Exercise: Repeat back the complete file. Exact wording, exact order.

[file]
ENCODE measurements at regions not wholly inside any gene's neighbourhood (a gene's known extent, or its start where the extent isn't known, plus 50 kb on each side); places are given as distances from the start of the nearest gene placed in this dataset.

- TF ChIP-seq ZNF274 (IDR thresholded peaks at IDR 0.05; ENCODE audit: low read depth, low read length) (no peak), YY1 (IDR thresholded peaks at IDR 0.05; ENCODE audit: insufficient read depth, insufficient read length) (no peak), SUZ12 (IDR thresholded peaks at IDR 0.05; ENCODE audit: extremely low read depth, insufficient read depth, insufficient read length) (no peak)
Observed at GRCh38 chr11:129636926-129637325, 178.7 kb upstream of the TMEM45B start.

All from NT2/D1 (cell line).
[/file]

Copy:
ENCODE measurements at regions not wholly inside any gene's neighbourhood (a gene's known extent, or its start where the extent isn't known, plus 50 kb on each side); places are given as distances from the start of the nearest gene placed in this dataset.

- TF ChIP-seq ZNF274 (IDR thresholded peaks at IDR 0.05; ENCODE audit: low read depth, low read length) (no peak), YY1 (IDR thresholded peaks at IDR 0.05; ENCODE audit: insufficient read depth, insufficient read length) (no peak), SUZ12 (IDR thresholded peaks at IDR 0.05; ENCODE audit: extremely low read depth, insufficient read depth, insufficient read length) (no peak)
Observed at GRCh38 chr11:129636926-129637325, 178.7 kb upstream of the TMEM45B start.

All from NT2/D1 (cell line).